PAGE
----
Neal Lewis, Esq. — Executive Director
Neal Lewis is an environmental attorney with over 25 years experience in not-for-profit advocacy on Long Island. Since 2009, Neal has been the executive director of the Sustainability Neal Lewis, Esq. — Executive DirectorInstitute at Molloy College, which coordinates the Long Island Green Homes Consortium, the Long Island Clean Energy Leadership Task Force and the Sustainable Living Film Series, among other projects. Neal is also an adjunct faculty member at Molloy where, (along with Andrew Manitt), he teaches the class: Introduction to Sustainability. Neal is a member of the Nassau County Planning Commission (2003) and he previously served on the LIPA board of trustees for four year (2009-2013). The Sustainability Institute is active regarding policy analysis on the Clean Energy Standard (NYS) and on related energy policies involving land use, building efficiency codes, and solar energy permits.

He also served on the Charter Revision Commission, which rewrote the charter (constitution) of Nassau County, to make it consistent with the one-person, one-vote constitutional principle. Neal authored and advocated in favor of budgetary, good-government, and environmental reforms that were adopted as amendments to the new Charter of Nassau County. Regarding service on the Charter Revision Commission, the Newsday editorial board wrote: “Nobody brought a greater sense of civic responsibility to the charter-revision effort than Neal Lewis.” (“Politicians Imperil Nassau’s Reforms,” Newsday editorial, September 19, 1994)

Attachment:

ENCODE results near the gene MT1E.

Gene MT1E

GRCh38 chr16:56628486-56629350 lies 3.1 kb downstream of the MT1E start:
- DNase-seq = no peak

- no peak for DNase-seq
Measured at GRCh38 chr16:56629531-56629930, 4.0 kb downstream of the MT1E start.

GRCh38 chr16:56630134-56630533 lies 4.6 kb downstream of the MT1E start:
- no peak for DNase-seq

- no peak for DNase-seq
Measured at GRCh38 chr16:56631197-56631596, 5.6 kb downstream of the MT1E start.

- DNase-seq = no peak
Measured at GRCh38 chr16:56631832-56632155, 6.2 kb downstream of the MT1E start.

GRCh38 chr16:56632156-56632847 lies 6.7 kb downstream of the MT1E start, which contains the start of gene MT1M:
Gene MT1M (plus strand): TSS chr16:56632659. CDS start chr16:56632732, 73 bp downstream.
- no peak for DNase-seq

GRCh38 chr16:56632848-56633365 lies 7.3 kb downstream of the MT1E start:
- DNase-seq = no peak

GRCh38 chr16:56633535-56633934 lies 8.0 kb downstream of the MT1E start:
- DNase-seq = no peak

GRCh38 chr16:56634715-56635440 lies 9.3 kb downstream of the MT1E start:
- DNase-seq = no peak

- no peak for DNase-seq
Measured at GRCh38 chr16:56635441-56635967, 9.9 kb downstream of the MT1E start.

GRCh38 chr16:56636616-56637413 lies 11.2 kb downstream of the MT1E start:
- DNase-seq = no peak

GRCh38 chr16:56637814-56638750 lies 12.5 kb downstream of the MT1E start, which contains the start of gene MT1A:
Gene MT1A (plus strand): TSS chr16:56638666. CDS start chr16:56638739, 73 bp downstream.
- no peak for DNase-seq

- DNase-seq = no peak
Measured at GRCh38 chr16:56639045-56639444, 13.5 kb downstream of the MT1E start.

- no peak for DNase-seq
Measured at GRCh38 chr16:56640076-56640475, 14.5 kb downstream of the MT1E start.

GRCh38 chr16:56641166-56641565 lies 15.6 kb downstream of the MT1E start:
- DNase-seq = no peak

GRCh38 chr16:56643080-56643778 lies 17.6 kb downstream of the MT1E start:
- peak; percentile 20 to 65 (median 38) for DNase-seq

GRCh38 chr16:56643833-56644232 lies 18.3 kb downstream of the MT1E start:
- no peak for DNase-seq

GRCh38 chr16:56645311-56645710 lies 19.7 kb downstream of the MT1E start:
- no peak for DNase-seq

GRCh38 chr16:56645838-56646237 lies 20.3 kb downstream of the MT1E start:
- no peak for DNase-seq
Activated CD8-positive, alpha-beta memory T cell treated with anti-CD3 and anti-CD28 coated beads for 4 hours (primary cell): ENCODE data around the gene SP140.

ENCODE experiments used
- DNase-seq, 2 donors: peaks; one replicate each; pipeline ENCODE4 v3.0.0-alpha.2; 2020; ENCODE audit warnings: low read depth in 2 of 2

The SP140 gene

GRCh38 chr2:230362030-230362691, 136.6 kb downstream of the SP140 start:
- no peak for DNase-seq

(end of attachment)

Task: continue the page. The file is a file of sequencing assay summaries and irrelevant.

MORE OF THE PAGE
As an environmental attorney, Neal won a case decided at the Appellate Division in New York on the question of pesticides used by golf courses (S.P.A.C.E. v. HURLEY, 739 N.Y.S.2d 164 (2d Dept 2002)). A case raising similar issues was also successful at the lower court level against Suffolk County (Lewis v. Gaffney). Filed successful lawsuit compelling the Commissioner of the New York State Department of Environmental Conservation to produce annual waste oil recycling reports.

Neal received his bachelor ‘s degree from SUNY New Paltz and Juris Doctor from CUNY Law School. He is a graduate of the first Energeia class (2006) at Molloy College, and completed the Columbia Business School Institute for Not-for-profit Management’s Leadership Development Program (2003).


  1. Named one of Long Island’s 50 Most Influential People by LI Business News 2009
  2. Named one of the Seven Greenest People on Long Island by Long Island Business News
  3. Environmentalist of the Year –Sierra Club of Long island
  4. Dr. Martin Luther King J.R., Living the Dream Award- EOC of Nassau County
  5. Community Leadership Award-UJA Federation.

Top priorities for Neal and his team include: energy issues, fighting to curb global warming, promoting safer alternatives to toxic pesticides, preserving open space, supporting smart growth efforts, supporting plans that advance social equity, and promoting transit expansions.
Their collective efforts have resulted in:

  1. Energy Star Homes  Law

10 Long Island Towns have adopted stricter energy standards for new homes. This initiative seeks to establish Long Island as a region where all new homes are designed, built, and tested to be energy efficient.  In the next decade, this measure will collectively save Long Islanders in reduced energy costs, tens of millions of dollars annually.